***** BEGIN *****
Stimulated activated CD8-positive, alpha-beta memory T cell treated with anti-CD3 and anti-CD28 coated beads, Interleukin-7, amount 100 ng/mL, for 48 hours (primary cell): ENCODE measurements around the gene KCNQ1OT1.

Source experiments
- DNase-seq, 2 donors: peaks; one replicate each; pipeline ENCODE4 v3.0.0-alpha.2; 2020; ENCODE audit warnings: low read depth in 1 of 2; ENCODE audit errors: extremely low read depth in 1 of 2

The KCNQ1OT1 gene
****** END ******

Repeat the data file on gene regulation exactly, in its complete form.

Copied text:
Stimulated activated CD8-positive, alpha-beta memory T cell treated with anti-CD3 and anti-CD28 coated beads, Interleukin-7, amount 100 ng/mL, for 48 hours (primary cell): ENCODE measurements around the gene KCNQ1OT1.

Source experiments
- DNase-seq, 2 donors: peaks; one replicate each; pipeline ENCODE4 v3.0.0-alpha.2; 2020; ENCODE audit warnings: low read depth in 1 of 2; ENCODE audit errors: extremely low read depth in 1 of 2

The KCNQ1OT1 gene